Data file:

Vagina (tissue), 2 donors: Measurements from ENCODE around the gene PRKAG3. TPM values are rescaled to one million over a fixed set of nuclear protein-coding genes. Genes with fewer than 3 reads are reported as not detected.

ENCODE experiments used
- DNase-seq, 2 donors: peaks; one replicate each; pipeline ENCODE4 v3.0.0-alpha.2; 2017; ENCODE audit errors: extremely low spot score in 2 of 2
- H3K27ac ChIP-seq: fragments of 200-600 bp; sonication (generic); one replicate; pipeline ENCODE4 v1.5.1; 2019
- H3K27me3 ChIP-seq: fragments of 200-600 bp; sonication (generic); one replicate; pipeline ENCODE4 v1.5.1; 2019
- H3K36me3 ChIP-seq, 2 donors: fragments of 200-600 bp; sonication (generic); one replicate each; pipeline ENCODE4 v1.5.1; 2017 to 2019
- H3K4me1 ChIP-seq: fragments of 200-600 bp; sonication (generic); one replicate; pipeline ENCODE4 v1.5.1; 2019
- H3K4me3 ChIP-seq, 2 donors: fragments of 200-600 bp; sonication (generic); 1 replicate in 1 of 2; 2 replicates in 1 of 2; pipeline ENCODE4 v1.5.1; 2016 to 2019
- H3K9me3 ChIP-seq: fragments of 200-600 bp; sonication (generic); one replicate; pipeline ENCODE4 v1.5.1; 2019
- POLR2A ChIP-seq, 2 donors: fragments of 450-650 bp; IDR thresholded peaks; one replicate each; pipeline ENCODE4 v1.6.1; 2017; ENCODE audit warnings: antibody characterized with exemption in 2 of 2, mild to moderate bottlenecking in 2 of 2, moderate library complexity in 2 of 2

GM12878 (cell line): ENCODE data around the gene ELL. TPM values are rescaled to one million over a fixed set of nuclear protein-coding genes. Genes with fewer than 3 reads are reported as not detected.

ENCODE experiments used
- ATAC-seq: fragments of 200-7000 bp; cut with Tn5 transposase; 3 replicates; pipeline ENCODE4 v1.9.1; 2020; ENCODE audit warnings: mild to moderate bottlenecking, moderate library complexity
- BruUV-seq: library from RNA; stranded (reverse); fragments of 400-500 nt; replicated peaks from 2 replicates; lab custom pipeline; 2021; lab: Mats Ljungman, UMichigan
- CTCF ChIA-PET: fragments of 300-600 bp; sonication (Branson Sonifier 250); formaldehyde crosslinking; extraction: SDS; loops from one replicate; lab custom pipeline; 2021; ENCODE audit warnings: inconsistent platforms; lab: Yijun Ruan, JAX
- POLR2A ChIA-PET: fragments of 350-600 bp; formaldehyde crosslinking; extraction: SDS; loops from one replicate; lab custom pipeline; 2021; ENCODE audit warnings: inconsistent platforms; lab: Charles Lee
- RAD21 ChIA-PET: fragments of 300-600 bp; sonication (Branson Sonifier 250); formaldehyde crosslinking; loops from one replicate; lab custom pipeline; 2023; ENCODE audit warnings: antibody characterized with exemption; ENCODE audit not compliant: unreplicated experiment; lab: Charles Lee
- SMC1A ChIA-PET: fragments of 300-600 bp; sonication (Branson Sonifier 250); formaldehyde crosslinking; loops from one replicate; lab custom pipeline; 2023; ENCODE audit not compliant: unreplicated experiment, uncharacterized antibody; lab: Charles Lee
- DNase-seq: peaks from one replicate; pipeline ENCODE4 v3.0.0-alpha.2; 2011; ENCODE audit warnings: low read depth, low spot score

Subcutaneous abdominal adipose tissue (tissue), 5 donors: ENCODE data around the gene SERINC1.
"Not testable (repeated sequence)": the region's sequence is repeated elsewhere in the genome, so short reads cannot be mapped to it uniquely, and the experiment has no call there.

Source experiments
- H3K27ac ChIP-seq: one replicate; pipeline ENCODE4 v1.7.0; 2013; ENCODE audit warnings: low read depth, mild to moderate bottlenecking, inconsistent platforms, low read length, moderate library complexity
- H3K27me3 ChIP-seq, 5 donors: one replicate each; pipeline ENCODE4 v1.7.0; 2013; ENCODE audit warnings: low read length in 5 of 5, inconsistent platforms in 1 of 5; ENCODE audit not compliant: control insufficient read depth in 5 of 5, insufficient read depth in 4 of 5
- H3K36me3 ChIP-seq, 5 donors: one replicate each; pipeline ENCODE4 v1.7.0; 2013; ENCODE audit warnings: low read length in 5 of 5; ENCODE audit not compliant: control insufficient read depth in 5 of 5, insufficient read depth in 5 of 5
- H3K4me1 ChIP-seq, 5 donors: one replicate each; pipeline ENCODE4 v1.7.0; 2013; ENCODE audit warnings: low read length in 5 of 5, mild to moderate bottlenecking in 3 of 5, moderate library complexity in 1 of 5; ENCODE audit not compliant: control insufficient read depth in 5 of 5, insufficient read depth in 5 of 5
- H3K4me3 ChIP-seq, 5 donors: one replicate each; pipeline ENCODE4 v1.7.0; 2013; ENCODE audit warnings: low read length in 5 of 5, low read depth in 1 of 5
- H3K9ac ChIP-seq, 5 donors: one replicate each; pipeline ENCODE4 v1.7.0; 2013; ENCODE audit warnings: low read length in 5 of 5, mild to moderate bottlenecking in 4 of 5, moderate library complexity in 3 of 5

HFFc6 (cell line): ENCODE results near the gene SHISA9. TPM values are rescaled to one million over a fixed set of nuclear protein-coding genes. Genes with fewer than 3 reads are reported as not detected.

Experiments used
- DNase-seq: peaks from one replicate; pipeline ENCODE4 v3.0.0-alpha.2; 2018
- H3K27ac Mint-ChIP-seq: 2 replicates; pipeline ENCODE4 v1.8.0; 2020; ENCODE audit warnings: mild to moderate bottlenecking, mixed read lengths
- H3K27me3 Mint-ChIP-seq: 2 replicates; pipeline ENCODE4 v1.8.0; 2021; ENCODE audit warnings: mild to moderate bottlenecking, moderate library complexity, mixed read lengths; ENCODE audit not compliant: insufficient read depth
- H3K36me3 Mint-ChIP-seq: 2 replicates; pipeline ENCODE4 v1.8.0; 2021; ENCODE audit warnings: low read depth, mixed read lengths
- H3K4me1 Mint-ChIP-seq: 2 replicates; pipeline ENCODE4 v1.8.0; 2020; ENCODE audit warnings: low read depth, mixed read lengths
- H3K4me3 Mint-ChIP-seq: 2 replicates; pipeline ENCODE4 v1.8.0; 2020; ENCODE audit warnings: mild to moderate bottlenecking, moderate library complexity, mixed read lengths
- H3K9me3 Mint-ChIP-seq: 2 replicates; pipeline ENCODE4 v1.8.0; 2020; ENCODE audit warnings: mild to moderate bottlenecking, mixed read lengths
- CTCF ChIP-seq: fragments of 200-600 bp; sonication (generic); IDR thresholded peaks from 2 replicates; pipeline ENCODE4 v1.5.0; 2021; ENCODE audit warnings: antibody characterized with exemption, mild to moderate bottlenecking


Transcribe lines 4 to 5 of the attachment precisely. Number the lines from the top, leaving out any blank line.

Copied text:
- H3K27ac ChIP-seq: fragments of 200-600 bp; sonication (generic); one replicate; pipeline ENCODE4 v1.5.1; 2019
- H3K27me3 ChIP-seq: fragments of 200-600 bp; sonication (generic); one replicate; pipeline ENCODE4 v1.5.1; 2019